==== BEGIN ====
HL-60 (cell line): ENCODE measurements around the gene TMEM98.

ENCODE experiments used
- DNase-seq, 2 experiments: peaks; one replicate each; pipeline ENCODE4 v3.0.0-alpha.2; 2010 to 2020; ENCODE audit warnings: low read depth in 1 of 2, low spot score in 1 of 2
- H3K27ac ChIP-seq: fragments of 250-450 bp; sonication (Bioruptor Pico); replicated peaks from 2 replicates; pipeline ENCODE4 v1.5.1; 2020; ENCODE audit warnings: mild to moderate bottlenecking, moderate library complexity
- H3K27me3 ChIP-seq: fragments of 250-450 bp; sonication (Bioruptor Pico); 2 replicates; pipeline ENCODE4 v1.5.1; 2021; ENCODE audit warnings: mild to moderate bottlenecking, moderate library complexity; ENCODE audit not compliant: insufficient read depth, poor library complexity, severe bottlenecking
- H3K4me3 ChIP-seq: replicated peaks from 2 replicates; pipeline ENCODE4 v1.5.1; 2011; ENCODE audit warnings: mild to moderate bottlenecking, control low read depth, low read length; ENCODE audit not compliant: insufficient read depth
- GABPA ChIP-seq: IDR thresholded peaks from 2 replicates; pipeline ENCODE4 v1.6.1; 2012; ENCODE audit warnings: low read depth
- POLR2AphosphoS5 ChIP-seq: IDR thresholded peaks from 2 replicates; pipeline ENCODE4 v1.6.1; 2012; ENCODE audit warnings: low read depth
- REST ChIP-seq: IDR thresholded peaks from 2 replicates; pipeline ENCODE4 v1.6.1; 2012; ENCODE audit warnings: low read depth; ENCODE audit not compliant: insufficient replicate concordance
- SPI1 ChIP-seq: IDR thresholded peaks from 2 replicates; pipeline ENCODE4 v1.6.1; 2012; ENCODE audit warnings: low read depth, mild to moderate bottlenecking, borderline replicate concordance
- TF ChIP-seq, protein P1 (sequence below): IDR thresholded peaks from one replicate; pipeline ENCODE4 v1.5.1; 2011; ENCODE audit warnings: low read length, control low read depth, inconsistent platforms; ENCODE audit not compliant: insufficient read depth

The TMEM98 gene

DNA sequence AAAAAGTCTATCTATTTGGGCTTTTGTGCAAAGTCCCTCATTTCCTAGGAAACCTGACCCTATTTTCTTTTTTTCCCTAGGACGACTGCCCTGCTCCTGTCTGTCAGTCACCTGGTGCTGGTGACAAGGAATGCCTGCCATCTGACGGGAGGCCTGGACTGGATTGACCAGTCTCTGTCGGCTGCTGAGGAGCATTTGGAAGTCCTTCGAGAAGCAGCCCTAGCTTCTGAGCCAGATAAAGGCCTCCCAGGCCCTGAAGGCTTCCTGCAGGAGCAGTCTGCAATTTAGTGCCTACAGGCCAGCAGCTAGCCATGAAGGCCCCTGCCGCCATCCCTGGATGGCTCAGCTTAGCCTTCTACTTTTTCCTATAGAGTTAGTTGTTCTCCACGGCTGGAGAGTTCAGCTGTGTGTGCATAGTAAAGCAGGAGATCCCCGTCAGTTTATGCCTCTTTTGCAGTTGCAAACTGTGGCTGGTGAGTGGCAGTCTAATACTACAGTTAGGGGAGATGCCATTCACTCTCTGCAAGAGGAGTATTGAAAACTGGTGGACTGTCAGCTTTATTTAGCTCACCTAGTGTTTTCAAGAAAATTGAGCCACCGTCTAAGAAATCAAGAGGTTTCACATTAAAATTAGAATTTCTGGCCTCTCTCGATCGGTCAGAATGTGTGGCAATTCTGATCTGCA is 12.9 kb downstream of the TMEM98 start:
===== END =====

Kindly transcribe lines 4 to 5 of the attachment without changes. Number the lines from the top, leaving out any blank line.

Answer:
- H3K27ac ChIP-seq: fragments of 250-450 bp; sonication (Bioruptor Pico); replicated peaks from 2 replicates; pipeline ENCODE4 v1.5.1; 2020; ENCODE audit warnings: mild to moderate bottlenecking, moderate library complexity
- H3K27me3 ChIP-seq: fragments of 250-450 bp; sonication (Bioruptor Pico); 2 replicates; pipeline ENCODE4 v1.5.1; 2021; ENCODE audit warnings: mild to moderate bottlenecking, moderate library complexity; ENCODE audit not compliant: insufficient read depth, poor library complexity, severe bottlenecking